The Government Accountability Office recently upheld a first of its kind protest of a contract awarded under the non-traditional contracting methodology known as other transaction authority.
The protest and GAO’s decision have stirred debate over the future of OTAs and their potential to fundamentally disrupt federal acquisition.
First, some background. OTAs enable certain federal agencies, most prominently the Defense Department, to enter into commercial contracts outside the constraints of the Federal Acquisition Regulation. Historically, OTAs have been used to engage commercial companies during the research and development of new technologies without burdening them with requirements and costs associated with the FAR, which can be a major disincentive for companies to work with the government.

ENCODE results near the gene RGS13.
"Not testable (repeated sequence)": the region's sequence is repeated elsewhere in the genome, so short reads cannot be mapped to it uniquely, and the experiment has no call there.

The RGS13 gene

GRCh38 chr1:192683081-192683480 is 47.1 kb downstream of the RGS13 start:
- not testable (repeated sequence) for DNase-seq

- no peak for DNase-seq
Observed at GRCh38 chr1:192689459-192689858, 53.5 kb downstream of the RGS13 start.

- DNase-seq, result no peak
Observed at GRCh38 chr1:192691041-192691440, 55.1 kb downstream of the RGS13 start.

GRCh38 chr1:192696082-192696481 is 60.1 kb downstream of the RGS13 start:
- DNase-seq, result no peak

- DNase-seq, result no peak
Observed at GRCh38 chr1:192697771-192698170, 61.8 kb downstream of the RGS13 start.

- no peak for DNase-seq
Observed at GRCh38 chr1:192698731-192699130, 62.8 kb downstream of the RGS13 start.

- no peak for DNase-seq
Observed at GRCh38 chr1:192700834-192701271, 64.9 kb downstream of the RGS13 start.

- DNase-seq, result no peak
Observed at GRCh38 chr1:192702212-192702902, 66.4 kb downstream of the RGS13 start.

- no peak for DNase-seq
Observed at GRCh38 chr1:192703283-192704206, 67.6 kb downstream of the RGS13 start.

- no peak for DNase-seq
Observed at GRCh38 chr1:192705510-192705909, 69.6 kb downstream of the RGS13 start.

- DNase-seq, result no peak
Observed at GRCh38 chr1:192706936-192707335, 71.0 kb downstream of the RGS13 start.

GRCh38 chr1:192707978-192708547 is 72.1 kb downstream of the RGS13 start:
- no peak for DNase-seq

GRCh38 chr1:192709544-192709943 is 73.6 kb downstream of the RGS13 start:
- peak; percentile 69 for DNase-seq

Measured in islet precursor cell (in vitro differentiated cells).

But the attractiveness of OTAs was often limited by the fact that once a selected technology entered final development and production — in other words, was ready for market — the FAR came back into play, thus obviating some of the very benefits the initial OTA was intended to provide. Advocates have long argued that extending the authority through full production or deployment (known as “production authority”) was the key to their success and to enabling the government’s access to the full range of emerging capabilities. Two years ago, Congress decided to do just that, at least for Defense. And that decision has, in turn, been instrumental in the dramatic spike in OTA activity since.